In planting broccoli there are several schedules you can follow. Start seeds indoors in a sunny but cool place, six or seven weeks before the last average frost date. And set the seedlings out as 5- to 6-inch plants, two or three weeks before the last expected frost. Or you can sow directly in the garden; in a cool climate. So you can do this a month or two before the last frost; in a warm one do it in very early spring. Usually, broccoli is grown from seedlings transplanted into the garden. Either one you grow yourself or one you purchase in a nursery.
After preparing the planting holes as described above, set the transplants an inch or two lower in the ground than they were in their pots or flats, watering them and firming the soil around them. Cover the young plants if you think there might be a really hard freeze. Though the space seedlings are about 18 inches apart from each way if you are using a grid, or 18 inches apart in rows with 2-3 feet between the rows. For direct seeding in the garden, sow several seeds in hills and later snip off all but the strongest plant in each. Space the hills the same distance apart as you would transplants.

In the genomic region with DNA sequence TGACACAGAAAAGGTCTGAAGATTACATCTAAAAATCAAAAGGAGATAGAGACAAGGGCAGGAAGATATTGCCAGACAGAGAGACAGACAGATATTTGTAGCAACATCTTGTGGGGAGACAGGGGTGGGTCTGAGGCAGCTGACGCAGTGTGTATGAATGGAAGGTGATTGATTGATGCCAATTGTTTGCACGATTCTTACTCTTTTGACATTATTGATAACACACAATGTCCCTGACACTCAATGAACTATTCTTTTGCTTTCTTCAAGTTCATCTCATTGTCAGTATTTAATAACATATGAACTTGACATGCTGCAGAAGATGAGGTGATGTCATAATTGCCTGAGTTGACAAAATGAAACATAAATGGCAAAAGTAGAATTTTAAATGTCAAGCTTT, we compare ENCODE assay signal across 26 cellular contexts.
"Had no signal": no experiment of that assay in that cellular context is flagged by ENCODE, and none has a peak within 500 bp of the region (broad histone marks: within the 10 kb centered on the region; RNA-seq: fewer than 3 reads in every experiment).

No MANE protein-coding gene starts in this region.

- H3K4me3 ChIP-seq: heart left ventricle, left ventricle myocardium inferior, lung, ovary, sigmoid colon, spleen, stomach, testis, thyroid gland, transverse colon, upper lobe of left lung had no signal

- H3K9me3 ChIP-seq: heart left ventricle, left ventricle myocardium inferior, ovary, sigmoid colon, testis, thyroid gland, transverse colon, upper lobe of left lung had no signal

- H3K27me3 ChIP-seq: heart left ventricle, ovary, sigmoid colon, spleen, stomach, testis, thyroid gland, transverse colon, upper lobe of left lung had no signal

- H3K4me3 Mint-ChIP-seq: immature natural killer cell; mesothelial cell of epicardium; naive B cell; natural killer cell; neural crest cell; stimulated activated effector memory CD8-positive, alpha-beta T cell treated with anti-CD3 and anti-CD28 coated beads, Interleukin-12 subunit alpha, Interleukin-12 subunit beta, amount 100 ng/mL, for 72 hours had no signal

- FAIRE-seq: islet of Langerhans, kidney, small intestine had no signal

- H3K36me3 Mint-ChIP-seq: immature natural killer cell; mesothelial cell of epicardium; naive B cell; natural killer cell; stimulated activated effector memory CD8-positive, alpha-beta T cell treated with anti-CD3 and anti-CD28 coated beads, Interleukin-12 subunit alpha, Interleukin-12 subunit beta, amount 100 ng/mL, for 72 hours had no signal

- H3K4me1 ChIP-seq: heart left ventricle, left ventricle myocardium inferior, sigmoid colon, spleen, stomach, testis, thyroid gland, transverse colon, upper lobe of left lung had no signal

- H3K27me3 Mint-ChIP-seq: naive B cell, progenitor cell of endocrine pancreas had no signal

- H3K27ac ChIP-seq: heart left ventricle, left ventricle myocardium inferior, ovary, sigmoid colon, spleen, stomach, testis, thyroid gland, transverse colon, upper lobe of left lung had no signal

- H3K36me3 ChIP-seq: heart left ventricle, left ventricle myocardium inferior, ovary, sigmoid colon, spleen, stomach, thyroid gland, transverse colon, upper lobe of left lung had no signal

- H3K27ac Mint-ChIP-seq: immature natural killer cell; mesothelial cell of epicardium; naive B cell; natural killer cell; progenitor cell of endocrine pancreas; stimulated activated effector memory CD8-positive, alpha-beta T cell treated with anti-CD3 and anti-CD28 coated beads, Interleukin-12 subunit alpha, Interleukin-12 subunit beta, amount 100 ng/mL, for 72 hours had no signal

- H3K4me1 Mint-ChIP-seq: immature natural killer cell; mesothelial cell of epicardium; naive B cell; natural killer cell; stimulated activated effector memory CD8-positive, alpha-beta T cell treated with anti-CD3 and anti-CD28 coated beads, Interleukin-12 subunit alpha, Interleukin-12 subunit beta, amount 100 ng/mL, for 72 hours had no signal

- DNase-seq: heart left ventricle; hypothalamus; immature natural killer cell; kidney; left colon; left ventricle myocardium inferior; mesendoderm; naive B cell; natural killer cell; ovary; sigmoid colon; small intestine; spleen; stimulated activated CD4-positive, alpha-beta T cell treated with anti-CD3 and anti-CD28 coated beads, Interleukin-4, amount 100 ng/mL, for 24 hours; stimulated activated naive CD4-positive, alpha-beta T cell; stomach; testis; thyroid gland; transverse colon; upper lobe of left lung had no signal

Cutworms like young broccoli plants, so it is a good idea to use collars to roil them whichever planting method you use. When summers are hot, people seed a second crop in late spring or early summer. That will mature once alter danger of ricing is passed, or they sow a later crop for fall harvest. A crop can even be sown in fall and wintered over for a spring harvest if winters are mild.
To save space the early crops can be inter-planted with something else if the plants are wide enough apart. Fall crops are seeded in July or August. A good mulch will help the plants retain moisture. But in times of drought give them a good long soaking with a hose if the soil is dry. Extra enrichment is really needed only when you’re trying to hasten maturity to beat the heat. In this case, a side dressing of blood meal or fish emulsion soaked in (not dug in) helps.
Pests and Diseases
The only pest that ever bothered my broccoli was the small green cabbage worm, which is very common. It never did much damage to the plants, but it had a way of turning up as a surprise garnish at the dinner table. Well camouflaged by its color, even after picking, the worm turns white when cooked. “Good protein!” a well-brought-up dinner guest may exclaim diplomatically, but unless your diners have an unusually good sense of humor, you’ll want to check ‘carefully for worms before cooking or soak the broccoli in salt water to kill and dislodge them.